Self-efficacy in depression: Bridging the gap between competence and real-world functioning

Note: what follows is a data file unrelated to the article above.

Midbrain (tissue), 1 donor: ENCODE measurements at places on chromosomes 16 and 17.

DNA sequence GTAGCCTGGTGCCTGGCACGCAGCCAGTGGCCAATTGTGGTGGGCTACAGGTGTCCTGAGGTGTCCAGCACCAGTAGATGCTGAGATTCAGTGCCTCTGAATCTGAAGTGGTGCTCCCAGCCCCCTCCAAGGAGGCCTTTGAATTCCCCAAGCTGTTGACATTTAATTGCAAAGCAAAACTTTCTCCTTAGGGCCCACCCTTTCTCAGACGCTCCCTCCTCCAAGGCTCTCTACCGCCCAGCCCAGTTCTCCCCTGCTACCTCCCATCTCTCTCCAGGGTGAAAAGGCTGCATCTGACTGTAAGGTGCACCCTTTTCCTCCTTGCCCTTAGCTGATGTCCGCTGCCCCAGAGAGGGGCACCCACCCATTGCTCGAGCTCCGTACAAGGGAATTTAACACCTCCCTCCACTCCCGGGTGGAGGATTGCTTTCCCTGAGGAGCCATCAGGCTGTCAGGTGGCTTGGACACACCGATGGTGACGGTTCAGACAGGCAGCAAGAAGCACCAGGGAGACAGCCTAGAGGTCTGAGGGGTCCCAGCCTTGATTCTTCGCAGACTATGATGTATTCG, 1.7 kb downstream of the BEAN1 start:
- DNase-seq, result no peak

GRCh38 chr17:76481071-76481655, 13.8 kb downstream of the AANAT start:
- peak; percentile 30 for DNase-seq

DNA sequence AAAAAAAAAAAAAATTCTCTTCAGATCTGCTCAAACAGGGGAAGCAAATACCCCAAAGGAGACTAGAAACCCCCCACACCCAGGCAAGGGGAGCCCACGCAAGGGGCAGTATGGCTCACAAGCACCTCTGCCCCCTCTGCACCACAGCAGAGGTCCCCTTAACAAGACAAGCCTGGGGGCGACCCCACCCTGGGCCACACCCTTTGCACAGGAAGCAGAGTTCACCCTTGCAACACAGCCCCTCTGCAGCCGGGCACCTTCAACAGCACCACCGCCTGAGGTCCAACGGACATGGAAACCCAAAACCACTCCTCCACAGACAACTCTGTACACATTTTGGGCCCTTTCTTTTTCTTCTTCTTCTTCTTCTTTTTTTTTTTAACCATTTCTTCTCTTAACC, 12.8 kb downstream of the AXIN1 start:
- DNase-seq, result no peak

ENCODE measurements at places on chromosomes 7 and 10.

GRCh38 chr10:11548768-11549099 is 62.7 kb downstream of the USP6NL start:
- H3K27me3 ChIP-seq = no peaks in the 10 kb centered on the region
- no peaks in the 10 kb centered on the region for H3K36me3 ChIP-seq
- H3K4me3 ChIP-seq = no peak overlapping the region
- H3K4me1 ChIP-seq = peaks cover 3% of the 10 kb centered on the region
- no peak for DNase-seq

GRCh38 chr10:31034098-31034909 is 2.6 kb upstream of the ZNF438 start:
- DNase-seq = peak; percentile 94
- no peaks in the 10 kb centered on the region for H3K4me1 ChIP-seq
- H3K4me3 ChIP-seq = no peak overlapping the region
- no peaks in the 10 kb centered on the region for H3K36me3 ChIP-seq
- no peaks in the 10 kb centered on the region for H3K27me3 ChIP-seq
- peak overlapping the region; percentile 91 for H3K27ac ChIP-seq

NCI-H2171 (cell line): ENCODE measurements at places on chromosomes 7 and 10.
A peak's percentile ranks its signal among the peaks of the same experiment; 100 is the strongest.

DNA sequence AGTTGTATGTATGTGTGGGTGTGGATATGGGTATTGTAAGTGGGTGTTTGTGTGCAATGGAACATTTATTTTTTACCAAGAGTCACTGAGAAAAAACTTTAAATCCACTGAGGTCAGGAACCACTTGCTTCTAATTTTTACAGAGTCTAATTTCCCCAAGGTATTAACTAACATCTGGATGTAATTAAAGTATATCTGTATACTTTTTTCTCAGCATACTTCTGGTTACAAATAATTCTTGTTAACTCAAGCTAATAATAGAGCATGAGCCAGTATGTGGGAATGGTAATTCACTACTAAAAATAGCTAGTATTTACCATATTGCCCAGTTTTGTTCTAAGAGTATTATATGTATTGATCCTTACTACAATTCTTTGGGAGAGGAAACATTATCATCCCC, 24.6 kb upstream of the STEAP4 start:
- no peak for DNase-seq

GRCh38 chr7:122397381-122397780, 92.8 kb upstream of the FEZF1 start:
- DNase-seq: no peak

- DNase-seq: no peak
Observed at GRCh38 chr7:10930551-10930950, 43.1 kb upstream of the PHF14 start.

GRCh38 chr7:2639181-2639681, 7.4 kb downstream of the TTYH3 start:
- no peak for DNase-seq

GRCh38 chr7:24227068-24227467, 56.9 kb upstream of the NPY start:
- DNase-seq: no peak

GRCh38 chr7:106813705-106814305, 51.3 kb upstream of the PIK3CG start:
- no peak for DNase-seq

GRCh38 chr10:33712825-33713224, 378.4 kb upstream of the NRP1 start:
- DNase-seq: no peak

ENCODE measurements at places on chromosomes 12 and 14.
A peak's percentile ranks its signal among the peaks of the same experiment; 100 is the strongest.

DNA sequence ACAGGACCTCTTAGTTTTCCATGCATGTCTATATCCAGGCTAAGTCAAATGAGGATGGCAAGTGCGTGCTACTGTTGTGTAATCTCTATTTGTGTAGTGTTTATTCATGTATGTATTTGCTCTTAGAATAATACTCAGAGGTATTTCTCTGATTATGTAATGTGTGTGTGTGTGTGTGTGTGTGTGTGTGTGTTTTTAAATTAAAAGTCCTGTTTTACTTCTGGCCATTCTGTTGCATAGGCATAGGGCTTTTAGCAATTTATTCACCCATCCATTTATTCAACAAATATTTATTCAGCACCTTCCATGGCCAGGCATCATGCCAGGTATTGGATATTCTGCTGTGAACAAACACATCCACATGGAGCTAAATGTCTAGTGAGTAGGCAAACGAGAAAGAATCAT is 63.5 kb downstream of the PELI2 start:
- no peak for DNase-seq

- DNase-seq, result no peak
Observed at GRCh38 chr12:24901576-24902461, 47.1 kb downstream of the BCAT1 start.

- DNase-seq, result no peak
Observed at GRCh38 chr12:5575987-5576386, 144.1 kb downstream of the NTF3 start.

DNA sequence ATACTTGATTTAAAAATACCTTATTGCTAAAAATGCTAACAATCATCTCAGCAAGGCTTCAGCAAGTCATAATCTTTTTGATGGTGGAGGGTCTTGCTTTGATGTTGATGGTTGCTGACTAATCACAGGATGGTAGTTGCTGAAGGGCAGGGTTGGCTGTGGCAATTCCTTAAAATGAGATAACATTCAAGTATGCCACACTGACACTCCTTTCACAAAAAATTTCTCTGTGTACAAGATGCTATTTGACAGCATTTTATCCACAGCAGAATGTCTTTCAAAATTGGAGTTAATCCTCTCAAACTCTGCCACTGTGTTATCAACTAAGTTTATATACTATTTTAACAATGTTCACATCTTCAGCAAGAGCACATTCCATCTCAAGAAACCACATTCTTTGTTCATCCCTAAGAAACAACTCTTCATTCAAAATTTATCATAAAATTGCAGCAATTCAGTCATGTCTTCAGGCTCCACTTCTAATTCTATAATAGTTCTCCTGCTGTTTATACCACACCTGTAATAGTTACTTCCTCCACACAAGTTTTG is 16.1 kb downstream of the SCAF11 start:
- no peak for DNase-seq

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Background: Depression is the largest contributing factor to years lost to disability, and symptom remission does not always result in functional improvement. Comprehensive analysis of functioning requires investigation both of the competence to perform behaviours, as well as actual performance in the real world. Further, two independent domains of functioning have been proposed: adaptive (behaviours conducive to daily living skills and independent functioning) and interpersonal (behaviours conducive to the successful initiation and maintenance of social relationships). To date, very little is known about the relationship between these constructs in depression, and the factors that may play a key role in the disparity between competence and real-world performance in adaptive and interpersonal functioning. Purpose: This study used a multidimensional (adaptive and interpersonal functioning), multi-level (competence and performance) approach to explore the potential discrepancy between competence and real-world performance in depression, specifically investigating whether self-efficacy (one’s beliefs of their capability to perform particular actions) predicts depressed individuals’ underperformance in the real world relative to their ability. A comparison sample of healthy participants was included to investigate the level of depressed individuals’ impairment, across variables, relative to healthy individuals. Method: Forty-two participants with depression and twenty healthy participants without history of, or current, psychiatric illness were recruited in the Kingston, Ontario community. Competence, self-efficacy, and real-world functioning all in both adaptive and interpersonal domains, and symptoms were assessed during a single-visit assessment. Results: Relative to healthy individuals, depressed individuals showed significantly poorer adaptive and interpersonal competence, adaptive and interpersonal functioning, and significantly lower self-efficacy for adaptive and interpersonal behaviours. Self-efficacy significantly predicted functional disability both in the domain of adaptive and interpersonal functioning. Interpersonal self-efficacy accounted for significant variance in the discrepancy between interpersonal competence and functioning. Conclusions: The current study provides the first data regarding relationships among competence, functioning, and self-efficacy in depression. Self-efficacy may play an important role in the deployment of functional skills in everyday life. This has implications for therapeutic interventions aimed at enhancing depressed individuals’ engagement in functional activities. There may be additional intrinsic or extrinsic factors that influence the relationships among competence and functioning in depression.